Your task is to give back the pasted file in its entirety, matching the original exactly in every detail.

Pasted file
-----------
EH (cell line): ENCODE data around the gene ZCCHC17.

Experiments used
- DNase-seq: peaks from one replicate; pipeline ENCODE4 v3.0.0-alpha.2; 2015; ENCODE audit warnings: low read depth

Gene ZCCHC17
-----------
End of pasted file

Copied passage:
EH (cell line): ENCODE data around the gene ZCCHC17.

Experiments used
- DNase-seq: peaks from one replicate; pipeline ENCODE4 v3.0.0-alpha.2; 2015; ENCODE audit warnings: low read depth

Gene ZCCHC17